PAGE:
Attention Juniors: I know you are stressed from the last several months of school. You are ready for a break. And the last thing you want to do is study over Christmas vacation.
But if want to open up opportunities for college admissions and merit-based aid, you may want to spend a little time preparing for the SAT or ACT. Just a little.
So while you get lost of rest and relaxation this vacation, try this simple eight-day plan that only takes about eight hours in total in order to maximize your test prep over Christmas break with minimal work:
Day 1: Find your goal score. Look up 3-4 schools you are interested in and find out their testing policies and, assuming they are test-optional or require a test, what SAT or ACT score you need. Determining this score is the first step in understanding what you need to do. Estimated time: 15-20 minutes.
Day 2: Take a practice test. Download a practice SAT or ACT directly from the respective websites and print it out. In one sitting, to take the entire test cover to cover per the exact instructions and timing. Estimated time: 3 hours.
Day 3: Score the test. Using the instructions from the test websites, score your test. Calculate your scaled score according to the instructions and compare it to your goal score from the Day 1 activity. Figure out the incremental number of correct answers you need to achieve your goal score for your next test sitting. Estimated time: 1 hour.
Day 4: Identify your weaknesses. Review the practice test and document each question you missed and why you missed it. Review your results and see if there are any themes. Try and uncover your weaknesses, like vocabulary-in-context questions in reading or word problems in math. Estimated time: 1 hour.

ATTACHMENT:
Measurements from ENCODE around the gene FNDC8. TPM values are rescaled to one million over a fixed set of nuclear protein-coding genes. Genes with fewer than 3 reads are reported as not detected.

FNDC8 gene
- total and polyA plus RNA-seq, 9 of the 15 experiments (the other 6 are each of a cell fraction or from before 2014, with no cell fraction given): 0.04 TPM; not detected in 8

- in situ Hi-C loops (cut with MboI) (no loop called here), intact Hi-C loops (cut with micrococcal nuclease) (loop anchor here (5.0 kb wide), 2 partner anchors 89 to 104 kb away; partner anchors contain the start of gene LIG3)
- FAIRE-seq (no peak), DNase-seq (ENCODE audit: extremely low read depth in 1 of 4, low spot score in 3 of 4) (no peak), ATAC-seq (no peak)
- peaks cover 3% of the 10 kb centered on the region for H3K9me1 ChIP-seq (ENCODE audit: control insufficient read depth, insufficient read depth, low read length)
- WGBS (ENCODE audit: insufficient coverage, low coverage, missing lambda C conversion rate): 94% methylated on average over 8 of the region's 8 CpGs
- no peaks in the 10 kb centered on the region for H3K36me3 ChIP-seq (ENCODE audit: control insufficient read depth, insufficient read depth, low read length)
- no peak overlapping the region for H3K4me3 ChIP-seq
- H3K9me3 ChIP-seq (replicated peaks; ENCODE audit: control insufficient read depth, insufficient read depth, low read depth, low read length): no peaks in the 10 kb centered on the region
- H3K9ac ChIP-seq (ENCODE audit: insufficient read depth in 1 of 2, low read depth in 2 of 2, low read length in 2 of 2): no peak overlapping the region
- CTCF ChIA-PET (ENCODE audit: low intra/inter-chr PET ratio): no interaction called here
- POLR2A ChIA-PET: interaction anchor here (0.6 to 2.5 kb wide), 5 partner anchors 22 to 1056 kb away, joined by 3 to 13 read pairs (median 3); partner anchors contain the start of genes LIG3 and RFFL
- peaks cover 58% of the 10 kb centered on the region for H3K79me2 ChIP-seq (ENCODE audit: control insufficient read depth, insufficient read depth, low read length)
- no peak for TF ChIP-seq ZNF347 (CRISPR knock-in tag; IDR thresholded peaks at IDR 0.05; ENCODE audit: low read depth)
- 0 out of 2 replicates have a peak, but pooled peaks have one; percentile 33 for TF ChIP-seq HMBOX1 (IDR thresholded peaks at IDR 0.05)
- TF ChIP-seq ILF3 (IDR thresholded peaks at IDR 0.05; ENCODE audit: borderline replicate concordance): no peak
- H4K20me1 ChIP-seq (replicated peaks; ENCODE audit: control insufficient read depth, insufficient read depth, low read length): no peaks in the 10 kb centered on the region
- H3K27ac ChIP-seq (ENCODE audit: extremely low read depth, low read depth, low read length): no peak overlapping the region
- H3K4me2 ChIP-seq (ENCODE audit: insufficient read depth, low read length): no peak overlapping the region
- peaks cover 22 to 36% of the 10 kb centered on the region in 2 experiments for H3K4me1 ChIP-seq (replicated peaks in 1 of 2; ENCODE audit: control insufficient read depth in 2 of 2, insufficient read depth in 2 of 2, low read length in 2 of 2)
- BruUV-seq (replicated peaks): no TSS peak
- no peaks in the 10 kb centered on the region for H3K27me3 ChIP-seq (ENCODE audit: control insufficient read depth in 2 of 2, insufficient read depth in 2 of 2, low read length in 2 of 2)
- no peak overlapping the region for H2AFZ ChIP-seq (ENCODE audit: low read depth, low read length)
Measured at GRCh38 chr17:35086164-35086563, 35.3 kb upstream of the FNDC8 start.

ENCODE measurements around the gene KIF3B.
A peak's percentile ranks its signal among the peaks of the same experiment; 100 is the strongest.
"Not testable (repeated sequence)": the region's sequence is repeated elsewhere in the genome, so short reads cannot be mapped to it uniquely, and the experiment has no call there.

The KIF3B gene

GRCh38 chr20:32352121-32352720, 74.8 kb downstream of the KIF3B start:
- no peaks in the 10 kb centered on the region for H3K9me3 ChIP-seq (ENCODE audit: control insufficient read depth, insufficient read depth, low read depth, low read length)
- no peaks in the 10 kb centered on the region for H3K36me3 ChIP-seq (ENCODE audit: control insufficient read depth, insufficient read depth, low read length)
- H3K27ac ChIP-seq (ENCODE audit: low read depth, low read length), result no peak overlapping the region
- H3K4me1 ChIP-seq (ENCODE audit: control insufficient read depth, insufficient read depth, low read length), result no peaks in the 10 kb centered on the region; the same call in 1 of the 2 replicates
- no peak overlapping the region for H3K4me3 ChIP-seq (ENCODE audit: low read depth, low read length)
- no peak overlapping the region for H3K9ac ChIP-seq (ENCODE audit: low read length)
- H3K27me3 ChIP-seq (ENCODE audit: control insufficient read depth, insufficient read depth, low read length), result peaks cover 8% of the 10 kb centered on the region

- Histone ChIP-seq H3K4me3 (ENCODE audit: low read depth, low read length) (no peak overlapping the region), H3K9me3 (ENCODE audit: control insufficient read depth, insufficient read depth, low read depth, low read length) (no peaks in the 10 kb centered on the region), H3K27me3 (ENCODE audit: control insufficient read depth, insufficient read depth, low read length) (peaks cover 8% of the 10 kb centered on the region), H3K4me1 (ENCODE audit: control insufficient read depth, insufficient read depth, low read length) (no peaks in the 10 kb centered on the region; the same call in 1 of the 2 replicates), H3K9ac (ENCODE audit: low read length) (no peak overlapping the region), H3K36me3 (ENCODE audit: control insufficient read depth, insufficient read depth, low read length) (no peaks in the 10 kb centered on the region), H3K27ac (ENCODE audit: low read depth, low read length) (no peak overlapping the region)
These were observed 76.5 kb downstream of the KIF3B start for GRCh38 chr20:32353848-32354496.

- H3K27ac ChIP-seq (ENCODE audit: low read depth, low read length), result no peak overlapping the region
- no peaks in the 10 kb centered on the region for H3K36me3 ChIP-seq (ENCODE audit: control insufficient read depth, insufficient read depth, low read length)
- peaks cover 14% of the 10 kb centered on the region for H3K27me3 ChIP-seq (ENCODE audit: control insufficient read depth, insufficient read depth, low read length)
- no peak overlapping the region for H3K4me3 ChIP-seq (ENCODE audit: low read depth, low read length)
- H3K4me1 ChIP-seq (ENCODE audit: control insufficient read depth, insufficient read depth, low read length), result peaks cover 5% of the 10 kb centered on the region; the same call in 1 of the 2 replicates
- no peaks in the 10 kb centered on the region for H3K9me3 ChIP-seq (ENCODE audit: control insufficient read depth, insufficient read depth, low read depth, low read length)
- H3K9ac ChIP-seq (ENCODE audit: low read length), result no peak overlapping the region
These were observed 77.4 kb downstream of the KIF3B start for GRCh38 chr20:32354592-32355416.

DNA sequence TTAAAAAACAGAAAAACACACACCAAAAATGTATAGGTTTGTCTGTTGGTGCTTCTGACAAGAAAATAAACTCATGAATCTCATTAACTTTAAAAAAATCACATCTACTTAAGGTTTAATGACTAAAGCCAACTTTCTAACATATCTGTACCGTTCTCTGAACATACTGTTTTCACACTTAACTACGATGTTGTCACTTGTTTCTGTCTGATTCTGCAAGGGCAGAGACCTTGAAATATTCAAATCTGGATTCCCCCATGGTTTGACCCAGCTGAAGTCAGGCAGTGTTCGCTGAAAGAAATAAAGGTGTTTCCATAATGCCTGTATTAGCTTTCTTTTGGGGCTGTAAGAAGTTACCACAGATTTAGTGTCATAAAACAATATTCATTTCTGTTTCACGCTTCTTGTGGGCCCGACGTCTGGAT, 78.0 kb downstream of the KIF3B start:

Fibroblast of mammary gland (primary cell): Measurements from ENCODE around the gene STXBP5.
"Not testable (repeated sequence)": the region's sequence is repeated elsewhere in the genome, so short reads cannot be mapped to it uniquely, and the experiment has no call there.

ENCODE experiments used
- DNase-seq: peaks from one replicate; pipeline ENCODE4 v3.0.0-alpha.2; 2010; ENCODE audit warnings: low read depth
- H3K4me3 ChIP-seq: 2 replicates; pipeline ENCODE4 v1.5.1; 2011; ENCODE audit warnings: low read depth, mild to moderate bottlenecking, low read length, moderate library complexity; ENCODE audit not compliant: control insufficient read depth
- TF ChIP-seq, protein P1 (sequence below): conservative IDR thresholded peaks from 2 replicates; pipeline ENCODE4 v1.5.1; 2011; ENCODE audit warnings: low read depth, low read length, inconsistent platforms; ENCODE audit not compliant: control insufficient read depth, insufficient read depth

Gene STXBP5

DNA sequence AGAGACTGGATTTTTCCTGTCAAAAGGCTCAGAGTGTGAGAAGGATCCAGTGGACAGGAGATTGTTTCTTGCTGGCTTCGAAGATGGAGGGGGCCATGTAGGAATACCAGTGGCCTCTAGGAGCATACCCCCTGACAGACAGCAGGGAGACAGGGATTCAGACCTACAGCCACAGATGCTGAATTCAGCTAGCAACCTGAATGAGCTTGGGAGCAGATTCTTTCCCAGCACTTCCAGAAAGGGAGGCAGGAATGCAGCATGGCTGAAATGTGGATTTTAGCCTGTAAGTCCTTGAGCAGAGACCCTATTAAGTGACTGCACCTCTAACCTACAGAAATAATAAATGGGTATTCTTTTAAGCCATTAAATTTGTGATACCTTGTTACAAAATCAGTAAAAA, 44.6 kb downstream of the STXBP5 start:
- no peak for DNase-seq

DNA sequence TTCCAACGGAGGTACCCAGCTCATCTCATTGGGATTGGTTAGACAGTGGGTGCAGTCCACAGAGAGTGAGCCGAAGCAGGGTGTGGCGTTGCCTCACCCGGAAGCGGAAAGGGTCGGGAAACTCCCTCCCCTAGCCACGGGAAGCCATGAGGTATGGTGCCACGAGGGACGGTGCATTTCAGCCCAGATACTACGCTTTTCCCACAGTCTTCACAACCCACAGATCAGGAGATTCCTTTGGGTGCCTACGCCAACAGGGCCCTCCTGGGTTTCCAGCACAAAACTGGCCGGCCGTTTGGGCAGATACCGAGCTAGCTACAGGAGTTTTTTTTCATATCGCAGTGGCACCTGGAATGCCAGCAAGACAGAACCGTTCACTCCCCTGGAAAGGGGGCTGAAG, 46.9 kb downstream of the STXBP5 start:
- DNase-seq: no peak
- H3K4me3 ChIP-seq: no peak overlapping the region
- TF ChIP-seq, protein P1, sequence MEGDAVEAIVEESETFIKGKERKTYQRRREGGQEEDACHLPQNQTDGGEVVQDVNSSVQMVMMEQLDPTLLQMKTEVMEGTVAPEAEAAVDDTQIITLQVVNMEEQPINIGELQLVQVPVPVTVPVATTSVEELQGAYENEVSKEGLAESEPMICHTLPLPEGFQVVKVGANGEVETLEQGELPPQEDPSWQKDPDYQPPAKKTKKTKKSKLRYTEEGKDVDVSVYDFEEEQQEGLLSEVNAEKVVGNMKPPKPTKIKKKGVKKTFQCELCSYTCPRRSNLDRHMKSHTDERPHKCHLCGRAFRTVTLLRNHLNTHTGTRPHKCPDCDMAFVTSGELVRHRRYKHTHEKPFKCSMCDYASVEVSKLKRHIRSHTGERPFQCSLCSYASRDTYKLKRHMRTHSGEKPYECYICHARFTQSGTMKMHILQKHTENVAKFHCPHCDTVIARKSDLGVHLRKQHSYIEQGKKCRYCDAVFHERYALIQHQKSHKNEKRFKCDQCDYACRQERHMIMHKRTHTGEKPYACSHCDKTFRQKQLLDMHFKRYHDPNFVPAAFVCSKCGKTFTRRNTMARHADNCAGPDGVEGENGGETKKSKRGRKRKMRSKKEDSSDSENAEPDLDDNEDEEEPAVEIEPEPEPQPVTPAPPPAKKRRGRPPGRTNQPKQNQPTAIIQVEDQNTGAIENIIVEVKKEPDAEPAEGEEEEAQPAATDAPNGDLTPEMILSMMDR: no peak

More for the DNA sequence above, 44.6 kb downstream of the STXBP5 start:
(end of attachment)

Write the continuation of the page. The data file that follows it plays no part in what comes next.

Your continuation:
Days 5-7: Attack weaknesses. Research how to get better at your weaknesses. Find a vocabulary list to study. Look up math content on Khan Academy. Practice reading passages. Get better at those things that are weakest. Estimated time: 30 minutes/day or 1.5 hours in total.
Day 8: Register for the real test. Check your calendar and find the test day most convenient, as in the least stressful time, for your to take the test. Estimated time: 30 minutes.
If you follow this eight-day plan, you will be armed with the data from a practice test, a goal score and an idea of things you can work on. Ultimately, this plan will maximize your test preparation over Christmas break with minimal work.
It's not a complicated plan and if you do all of the steps, your total time investment would be roughly eight hours. Not bad, right? I know you can carve out just eight hours in a two-week vacation. It will be worth it.
And if you want, sign up for CROSSWALK's Winter Test Prep series starting in February. If you execute this vacation plan AND take CROSSWALK's six-week course, you will be on your way to maximizing your test score to increase your chances for college admission and merit-based aid.